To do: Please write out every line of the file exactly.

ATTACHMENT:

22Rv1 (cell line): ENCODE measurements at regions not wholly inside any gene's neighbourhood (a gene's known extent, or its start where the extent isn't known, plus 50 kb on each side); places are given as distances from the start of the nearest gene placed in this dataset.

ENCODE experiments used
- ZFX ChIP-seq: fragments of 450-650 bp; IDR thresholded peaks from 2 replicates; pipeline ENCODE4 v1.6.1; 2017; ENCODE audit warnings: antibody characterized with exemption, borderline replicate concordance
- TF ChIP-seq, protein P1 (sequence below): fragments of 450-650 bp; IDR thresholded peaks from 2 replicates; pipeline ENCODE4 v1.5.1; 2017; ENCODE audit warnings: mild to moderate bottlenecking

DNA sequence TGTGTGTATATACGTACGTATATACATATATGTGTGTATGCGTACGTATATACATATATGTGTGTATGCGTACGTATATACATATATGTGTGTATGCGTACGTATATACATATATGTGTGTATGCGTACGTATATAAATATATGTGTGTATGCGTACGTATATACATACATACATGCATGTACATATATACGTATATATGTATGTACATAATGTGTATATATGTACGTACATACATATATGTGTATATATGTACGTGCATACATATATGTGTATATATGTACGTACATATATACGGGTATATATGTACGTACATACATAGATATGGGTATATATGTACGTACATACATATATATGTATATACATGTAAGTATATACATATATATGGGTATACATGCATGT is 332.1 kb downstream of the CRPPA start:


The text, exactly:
22Rv1 (cell line): ENCODE measurements at regions not wholly inside any gene's neighbourhood (a gene's known extent, or its start where the extent isn't known, plus 50 kb on each side); places are given as distances from the start of the nearest gene placed in this dataset.

ENCODE experiments used
- ZFX ChIP-seq: fragments of 450-650 bp; IDR thresholded peaks from 2 replicates; pipeline ENCODE4 v1.6.1; 2017; ENCODE audit warnings: antibody characterized with exemption, borderline replicate concordance
- TF ChIP-seq, protein P1 (sequence below): fragments of 450-650 bp; IDR thresholded peaks from 2 replicates; pipeline ENCODE4 v1.5.1; 2017; ENCODE audit warnings: mild to moderate bottlenecking

DNA sequence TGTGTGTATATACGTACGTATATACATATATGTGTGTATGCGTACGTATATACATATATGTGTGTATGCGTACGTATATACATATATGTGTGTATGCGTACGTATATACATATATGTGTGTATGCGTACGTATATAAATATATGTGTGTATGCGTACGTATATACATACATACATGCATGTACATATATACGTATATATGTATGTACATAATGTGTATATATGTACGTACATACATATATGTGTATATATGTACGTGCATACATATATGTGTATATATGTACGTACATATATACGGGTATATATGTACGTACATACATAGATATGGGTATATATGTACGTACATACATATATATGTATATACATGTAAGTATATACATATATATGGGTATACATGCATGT is 332.1 kb downstream of the CRPPA start: